Key point: Booker still wants to tax the rich, but in a different way.
In last night’s Democratic presidential debate Senator Cory Booker (D-NJ) went after Senator Elizabeth Warren’s (D-MA) wealth tax proposal. He contended, “But the tax the way we’re putting it forward right now, the wealth tax, I’m sorry, it’s cumbersome. It’s been tried by other nations. It’s hard to evaluate. We can get the same amount of revenue through just taxation.” Instead, Booker prefers other methods to tax the wealthy. One of his proposals, mark-to-market taxation of capital gains, isn’t all that different than a wealth tax in some respects.
Cory Booker proposes to increase taxes on the wealthy by increasing the tax rate on capital gains to be equal to ordinary income (from 20 percent to 39.6 percent) and move to what’s called a “mark-to-market,” or an accrual based regime. Under this system, capital gains (the profit earned by selling an asset) would no longer be taxed at the time of sale. Rather, capital gains would be taxed every single year as it changes value. This change would raise taxes on the wealthy by eliminating deferral and taxing some capital gains that completely escape taxation due to the ability to step up basis at death.
A wealth tax, in contrast, is an annual tax on the net worth of a taxpayer. A few Democratic presidential candidates have proposed this, Elizabeth Warren being the most prominent. Under her proposal, high net worth individuals would be subject to a 2 percent per year tax on assets over $50 million and a 6 percent annual tax on assets over $1 billion.
Under certain assumptions, a wealth tax and a mark-to-market income tax have similar effects on wealth. In practice, a wealth tax taxes the net worth of an individual each year rather than income. However, the act of taxing the principle each year implicitly reduces the return on saving and can be equated to an income tax. For example, a wealth tax of 2 percent per year on an asset that returns 5 percent each year is about equal to a mark-to-market income tax of 40 percent.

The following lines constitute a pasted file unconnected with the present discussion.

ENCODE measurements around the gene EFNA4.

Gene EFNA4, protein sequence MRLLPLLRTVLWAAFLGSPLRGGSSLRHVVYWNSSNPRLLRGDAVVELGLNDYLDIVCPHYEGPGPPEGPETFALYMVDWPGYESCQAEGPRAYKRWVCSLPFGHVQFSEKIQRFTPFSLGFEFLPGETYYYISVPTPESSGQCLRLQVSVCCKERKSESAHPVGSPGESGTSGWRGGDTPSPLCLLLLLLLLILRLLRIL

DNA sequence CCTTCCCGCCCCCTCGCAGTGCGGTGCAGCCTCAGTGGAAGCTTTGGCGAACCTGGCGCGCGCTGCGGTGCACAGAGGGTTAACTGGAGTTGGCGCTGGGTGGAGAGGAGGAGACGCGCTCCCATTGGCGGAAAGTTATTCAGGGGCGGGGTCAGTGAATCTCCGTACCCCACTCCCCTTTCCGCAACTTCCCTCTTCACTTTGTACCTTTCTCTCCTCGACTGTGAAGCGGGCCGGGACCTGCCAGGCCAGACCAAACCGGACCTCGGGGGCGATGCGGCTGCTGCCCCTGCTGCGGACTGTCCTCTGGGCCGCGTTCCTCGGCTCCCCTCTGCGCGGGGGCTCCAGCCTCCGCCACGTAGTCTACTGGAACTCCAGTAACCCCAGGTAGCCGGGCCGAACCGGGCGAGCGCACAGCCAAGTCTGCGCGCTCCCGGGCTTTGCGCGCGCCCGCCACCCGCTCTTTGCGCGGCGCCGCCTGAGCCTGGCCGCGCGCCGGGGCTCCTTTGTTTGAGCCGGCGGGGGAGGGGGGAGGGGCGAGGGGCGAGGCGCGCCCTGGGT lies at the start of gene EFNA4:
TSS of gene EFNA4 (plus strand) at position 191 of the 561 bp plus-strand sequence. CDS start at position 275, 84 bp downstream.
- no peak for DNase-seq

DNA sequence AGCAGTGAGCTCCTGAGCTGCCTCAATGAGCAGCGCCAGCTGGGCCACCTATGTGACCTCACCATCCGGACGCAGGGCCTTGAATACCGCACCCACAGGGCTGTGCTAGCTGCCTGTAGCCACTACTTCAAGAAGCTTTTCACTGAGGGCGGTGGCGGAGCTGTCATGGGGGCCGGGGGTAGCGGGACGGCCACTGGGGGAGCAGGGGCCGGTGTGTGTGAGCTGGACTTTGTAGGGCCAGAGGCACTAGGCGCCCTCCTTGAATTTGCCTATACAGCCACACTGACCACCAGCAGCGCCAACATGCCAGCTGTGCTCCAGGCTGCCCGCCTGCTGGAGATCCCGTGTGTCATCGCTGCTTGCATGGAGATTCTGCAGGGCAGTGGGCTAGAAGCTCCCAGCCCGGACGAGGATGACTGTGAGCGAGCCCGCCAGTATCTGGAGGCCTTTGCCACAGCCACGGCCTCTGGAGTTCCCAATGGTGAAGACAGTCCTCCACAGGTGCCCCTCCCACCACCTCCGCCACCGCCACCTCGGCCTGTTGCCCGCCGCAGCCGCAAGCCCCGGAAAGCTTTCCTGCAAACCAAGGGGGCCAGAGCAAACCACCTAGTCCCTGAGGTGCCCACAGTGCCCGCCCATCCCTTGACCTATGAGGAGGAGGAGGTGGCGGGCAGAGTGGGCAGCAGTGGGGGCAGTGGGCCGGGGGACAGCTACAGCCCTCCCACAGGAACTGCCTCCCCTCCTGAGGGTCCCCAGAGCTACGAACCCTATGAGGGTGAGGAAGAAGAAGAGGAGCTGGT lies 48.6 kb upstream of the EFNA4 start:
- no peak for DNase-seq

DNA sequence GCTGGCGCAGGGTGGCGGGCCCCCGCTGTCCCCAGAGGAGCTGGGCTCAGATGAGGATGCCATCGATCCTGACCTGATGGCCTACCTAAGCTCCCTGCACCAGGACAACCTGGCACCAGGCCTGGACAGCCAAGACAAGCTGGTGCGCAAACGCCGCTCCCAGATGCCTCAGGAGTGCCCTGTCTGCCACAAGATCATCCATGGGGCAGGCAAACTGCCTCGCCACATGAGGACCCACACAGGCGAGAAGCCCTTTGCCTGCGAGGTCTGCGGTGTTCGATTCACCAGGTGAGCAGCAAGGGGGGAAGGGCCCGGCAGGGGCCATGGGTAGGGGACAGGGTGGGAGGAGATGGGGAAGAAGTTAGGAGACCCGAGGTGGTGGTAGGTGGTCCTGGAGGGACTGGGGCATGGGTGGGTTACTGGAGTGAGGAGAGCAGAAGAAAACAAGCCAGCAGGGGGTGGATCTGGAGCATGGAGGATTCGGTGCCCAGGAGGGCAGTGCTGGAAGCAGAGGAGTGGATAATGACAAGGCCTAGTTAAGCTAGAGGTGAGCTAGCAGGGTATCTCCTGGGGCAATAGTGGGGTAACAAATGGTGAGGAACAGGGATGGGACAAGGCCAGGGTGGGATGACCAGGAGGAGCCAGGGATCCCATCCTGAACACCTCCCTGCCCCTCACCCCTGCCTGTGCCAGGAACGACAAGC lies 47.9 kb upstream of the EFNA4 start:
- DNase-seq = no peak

And while Booker did critique Warren’s wealth tax for being cumbersome, a mark-to-market income tax may suffer from similar challenges. A big challenge with a wealth tax is valuing assets that do not have readily known market prices. Closely held businesses, for example, are hard to value because they are not traded in the open market like corporate stock. A mark-to-market tax also requires valuing assets each year in order to measure their change in net worth. However, valuation problems are likely easier to address with a mark-to-market system as the tax could be applied retrospectively on hard-to-value assets.
Ultimately, a mark-to-market tax regime for capital assets is probably more feasible. One of the most significant roadblocks to a wealth tax, besides political feasibility, is the question of whether it is constitutional. Mark-to-market also taxes “lucky” investors more than a wealth tax, which lightly taxes prospective rents. This isn’t to say that a mark-to-market system is without its downsides. It would increase the effective tax burden on saving, which could reduce national saving and national income. And Booker’s proposal to limit mark-to-market treatment to a certain group of taxpayers introduces administrative challenges of its own.
The Democratic nominees will continue to critique each other’s tax plans, but ultimately many of the ideas are similar ways to get to the same place.
Kyle Pomerleau is a Resident Fellow at AEI.
This first appeared in 2019 on the AEI Ideas blog.